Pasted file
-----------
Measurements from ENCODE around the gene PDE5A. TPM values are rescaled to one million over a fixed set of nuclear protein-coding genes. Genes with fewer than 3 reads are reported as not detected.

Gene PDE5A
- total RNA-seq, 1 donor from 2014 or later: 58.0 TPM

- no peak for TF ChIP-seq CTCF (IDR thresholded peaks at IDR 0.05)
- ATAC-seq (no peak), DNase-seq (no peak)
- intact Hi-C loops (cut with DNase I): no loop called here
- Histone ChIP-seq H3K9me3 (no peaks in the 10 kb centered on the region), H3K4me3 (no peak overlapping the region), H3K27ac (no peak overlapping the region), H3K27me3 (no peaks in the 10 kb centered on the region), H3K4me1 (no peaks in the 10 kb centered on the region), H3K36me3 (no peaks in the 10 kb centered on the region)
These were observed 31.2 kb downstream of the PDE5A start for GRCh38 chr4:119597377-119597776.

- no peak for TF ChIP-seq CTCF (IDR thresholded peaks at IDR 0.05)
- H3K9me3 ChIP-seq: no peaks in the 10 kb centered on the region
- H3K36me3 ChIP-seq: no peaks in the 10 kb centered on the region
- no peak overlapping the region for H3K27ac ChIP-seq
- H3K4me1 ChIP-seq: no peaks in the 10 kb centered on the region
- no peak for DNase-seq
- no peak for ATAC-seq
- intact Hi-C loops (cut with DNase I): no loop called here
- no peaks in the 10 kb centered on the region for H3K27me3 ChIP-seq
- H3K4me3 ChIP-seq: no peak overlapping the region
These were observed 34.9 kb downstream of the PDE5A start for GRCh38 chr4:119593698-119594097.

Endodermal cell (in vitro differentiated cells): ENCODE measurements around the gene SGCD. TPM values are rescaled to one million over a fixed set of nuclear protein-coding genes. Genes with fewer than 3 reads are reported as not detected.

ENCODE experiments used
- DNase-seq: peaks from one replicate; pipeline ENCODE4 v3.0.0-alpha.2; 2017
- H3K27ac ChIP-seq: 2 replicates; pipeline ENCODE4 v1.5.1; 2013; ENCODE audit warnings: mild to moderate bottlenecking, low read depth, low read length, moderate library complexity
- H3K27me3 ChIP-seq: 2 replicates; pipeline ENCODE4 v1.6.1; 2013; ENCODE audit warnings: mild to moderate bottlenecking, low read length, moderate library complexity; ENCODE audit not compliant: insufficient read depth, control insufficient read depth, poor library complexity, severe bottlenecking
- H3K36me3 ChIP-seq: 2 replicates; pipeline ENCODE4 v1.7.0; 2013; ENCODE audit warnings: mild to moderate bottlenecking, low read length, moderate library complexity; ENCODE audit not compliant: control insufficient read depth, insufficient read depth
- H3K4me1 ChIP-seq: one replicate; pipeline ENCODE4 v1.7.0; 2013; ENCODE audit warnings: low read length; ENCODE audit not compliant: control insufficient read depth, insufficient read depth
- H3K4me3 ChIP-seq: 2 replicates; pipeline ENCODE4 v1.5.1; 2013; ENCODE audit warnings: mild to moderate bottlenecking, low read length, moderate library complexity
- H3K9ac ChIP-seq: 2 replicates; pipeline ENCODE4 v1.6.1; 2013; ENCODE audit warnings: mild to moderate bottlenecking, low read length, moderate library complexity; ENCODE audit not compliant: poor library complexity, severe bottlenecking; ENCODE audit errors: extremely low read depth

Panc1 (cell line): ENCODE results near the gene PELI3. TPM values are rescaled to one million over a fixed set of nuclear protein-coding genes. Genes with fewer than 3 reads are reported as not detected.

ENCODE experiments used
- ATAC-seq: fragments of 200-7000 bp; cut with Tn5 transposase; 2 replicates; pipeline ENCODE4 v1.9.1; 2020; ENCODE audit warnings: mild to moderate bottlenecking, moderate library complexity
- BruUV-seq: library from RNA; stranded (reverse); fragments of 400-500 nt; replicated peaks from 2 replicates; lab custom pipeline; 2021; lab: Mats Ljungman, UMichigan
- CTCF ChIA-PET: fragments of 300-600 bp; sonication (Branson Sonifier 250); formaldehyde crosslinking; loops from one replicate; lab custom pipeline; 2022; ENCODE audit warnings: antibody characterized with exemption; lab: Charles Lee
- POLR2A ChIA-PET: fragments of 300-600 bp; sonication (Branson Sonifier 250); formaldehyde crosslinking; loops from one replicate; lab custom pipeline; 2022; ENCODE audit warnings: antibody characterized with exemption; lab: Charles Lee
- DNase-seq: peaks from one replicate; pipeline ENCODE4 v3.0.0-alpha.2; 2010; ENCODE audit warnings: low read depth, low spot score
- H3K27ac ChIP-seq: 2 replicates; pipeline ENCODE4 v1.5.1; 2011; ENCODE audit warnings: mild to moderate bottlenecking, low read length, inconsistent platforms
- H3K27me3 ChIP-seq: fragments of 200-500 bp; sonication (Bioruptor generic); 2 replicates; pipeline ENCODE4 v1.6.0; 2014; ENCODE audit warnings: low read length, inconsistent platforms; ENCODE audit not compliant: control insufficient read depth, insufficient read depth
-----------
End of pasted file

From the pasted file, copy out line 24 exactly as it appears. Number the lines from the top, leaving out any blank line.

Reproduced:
- H3K27me3 ChIP-seq: 2 replicates; pipeline ENCODE4 v1.6.1; 2013; ENCODE audit warnings: mild to moderate bottlenecking, low read length, moderate library complexity; ENCODE audit not compliant: insufficient read depth, control insufficient read depth, poor library complexity, severe bottlenecking